Grapes have moved quickly. Shoots are expanding, with four to five leaves unfolded. Juice grape shoots are 6-12 inches long. Clusters are exposed. Wine grape varieties are further behind but also have leaves opening up. Some varieties have shoots up to 6 inches long. Protect new leaf tissue from powdery mildew infection, which is favored by high humidity and warm weather. The warm, wet weather this week also increases risk of black rot and phomopsis. Apply phomopsis sprays as leaves unfold and clusters emerge. In fields with a history of powdery mildew, choose fungicides with activity on both phomopsis and powdery mildew. Black rot control is most important later, at pre-bloom and bloom.

Blueberries are at full bloom. Damage from the May 9 freeze is easier to see, and more growers are reporting injury. Another effect of the May 9 freeze is that in some cold fields the growing tips of the shoots were killed. These shoots have stopped growth with only a few leaves. From early bloom to full bloom, the disease control focus is on controlling mummy berry flower infections. The forecast for this week is for warm conditions, good for the bees to both pollinate the flowers and spread mummy berry if it is active in your field.

After full bloom, the disease control focus shifts to controlling anthracnose infections of green fruit. In late bloom and early green fruit, focus on anthracnose and cherry fruitworms and cranberry fruitworms, which emerge during bloom. During late bloom, choose fungicides to control both anthracnose and mummy berry. Have cranberry fruitworm and cherry fruitworm pheromone traps out to determine biofix in their fields. Use the predictive tool on Enviroweather to time fruitworm control sprays.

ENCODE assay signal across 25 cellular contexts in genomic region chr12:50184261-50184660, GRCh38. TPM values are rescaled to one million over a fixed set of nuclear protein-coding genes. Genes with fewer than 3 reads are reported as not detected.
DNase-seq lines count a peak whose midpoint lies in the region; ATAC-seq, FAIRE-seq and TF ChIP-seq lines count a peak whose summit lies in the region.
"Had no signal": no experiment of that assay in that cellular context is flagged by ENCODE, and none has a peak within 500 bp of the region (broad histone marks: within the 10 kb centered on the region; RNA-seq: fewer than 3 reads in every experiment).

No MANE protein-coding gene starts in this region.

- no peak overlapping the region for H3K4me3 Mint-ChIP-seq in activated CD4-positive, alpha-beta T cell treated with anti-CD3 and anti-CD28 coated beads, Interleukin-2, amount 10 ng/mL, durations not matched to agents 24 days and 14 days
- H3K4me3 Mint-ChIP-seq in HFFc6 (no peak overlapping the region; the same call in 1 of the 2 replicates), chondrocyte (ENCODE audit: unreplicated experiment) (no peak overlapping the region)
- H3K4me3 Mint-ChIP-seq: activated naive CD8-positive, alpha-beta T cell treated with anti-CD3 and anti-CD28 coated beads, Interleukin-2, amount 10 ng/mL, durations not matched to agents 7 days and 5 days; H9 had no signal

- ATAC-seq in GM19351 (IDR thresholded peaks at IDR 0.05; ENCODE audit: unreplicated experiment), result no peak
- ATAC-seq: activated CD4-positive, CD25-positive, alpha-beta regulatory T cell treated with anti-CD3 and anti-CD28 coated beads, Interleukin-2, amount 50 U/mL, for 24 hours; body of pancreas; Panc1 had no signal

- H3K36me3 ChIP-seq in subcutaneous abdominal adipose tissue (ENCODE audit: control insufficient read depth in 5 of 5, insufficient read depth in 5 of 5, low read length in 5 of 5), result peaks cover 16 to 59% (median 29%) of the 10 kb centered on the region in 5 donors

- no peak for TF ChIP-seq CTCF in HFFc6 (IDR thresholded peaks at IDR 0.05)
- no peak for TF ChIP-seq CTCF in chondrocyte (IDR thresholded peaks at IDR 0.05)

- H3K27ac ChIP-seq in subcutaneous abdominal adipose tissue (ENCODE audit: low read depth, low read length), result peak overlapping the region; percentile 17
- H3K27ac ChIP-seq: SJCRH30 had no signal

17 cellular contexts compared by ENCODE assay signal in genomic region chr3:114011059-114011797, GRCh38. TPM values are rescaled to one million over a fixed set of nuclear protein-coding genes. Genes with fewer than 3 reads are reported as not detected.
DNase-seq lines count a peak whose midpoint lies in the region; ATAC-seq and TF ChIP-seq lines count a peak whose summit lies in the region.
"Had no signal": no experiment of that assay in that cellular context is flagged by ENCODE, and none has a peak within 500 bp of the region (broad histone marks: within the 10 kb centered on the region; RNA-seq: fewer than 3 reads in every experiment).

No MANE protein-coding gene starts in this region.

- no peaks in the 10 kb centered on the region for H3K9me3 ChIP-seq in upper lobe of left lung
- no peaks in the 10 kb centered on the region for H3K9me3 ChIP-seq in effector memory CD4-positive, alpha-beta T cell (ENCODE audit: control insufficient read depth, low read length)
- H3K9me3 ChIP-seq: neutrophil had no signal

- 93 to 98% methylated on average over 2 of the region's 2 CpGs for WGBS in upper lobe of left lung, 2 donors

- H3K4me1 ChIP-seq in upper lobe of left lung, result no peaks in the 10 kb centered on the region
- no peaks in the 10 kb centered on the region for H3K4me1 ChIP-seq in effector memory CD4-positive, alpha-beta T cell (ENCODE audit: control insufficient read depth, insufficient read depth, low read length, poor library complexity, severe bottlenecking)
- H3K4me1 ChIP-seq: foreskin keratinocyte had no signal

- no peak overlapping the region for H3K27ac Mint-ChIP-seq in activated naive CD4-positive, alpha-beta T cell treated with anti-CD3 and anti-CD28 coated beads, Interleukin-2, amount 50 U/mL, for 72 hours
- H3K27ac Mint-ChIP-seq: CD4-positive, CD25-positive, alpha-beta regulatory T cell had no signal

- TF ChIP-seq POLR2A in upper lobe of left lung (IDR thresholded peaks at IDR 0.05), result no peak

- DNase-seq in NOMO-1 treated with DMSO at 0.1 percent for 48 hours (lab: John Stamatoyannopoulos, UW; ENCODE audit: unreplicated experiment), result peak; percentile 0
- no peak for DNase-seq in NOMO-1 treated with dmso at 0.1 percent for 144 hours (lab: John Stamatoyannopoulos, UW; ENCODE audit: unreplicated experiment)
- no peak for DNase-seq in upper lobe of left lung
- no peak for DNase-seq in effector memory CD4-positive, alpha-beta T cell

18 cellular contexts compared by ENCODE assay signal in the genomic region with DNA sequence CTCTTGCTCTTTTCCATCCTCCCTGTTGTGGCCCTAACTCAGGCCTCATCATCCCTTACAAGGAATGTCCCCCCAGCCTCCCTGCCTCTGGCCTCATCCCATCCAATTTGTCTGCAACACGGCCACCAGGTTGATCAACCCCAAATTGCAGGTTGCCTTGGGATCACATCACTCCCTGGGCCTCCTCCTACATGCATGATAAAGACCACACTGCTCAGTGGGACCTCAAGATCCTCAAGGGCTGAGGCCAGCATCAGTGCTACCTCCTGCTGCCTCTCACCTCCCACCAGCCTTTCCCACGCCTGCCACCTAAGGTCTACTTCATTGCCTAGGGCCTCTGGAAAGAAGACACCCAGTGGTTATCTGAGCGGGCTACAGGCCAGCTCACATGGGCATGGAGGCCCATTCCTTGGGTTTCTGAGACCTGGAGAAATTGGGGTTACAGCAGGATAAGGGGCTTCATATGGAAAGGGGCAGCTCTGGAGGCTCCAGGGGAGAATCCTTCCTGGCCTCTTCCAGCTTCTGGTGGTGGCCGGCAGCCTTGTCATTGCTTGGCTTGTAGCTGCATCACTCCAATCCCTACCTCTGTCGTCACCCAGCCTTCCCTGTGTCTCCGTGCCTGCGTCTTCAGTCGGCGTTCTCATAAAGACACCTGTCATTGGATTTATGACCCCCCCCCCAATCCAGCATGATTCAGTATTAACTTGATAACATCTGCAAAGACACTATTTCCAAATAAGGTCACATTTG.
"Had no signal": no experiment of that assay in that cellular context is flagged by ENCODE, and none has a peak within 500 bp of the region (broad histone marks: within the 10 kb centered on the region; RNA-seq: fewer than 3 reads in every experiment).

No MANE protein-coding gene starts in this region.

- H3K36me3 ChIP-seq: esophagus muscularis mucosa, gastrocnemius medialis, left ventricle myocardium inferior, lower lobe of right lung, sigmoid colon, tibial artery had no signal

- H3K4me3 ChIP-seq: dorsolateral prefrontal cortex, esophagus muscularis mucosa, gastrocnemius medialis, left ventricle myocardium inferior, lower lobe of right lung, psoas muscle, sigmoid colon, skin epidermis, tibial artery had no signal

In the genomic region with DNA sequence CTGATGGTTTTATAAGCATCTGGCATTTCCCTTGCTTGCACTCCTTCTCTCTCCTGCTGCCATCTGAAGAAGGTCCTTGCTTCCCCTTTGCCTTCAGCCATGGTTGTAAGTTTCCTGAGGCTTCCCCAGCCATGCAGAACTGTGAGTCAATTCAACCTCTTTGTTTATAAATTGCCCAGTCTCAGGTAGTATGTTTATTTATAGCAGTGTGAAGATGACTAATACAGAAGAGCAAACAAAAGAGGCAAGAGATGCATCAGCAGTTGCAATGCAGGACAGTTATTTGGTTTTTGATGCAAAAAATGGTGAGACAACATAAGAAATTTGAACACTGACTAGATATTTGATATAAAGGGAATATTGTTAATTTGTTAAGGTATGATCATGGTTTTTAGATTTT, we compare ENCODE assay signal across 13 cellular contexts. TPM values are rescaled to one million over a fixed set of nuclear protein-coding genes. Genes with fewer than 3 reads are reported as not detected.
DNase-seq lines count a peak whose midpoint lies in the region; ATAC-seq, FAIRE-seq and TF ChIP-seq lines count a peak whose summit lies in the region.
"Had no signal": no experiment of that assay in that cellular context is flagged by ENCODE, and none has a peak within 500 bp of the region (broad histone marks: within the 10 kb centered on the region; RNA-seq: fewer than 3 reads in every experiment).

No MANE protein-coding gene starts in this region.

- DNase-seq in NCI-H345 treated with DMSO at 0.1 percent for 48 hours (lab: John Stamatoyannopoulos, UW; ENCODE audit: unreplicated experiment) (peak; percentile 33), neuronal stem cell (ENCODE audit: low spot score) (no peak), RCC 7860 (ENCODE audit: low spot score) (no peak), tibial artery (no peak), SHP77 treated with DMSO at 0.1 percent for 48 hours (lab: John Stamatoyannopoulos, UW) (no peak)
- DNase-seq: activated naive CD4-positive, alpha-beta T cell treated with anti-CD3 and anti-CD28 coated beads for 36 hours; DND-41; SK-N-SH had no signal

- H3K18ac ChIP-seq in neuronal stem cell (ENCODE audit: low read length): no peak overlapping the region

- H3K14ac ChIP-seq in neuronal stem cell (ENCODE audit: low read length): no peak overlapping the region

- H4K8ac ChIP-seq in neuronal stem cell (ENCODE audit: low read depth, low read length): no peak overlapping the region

Strawberries are blooming. While there was some damage to early bloom from the May 9 freeze, there is still a lot of good bloom in many fields.

Bramble flower buds are out and bloom is beginning. Avoid using pesticides during bloom.

Currants are finished blooming. Fruit are already up to 5 millimeters in size.

Currant plants
Small fruits are visible on currant plants. Many of the specialty fruits like currants, aronia and honeyberries were unaffected by the freezes on May 9 and 10. Photo by Mike Reinke, MSU Extension.

Cranberry beds still look dormant, but some spots have begun to green up and terminal buds are only slightly swollen. They should green up and move with this warm weather.

Aronia is blooming

Upcoming meetings

  • Our regular southwest Monday fruit IPM updates are available online. Our next meeting is Monday, June 1, at 5:30 p.m. You need to register to receive the login and password for these meetings. The webinars are free and one pesticide applicator credit is available for each meeting. We over 70 growers attending our Monday meetings.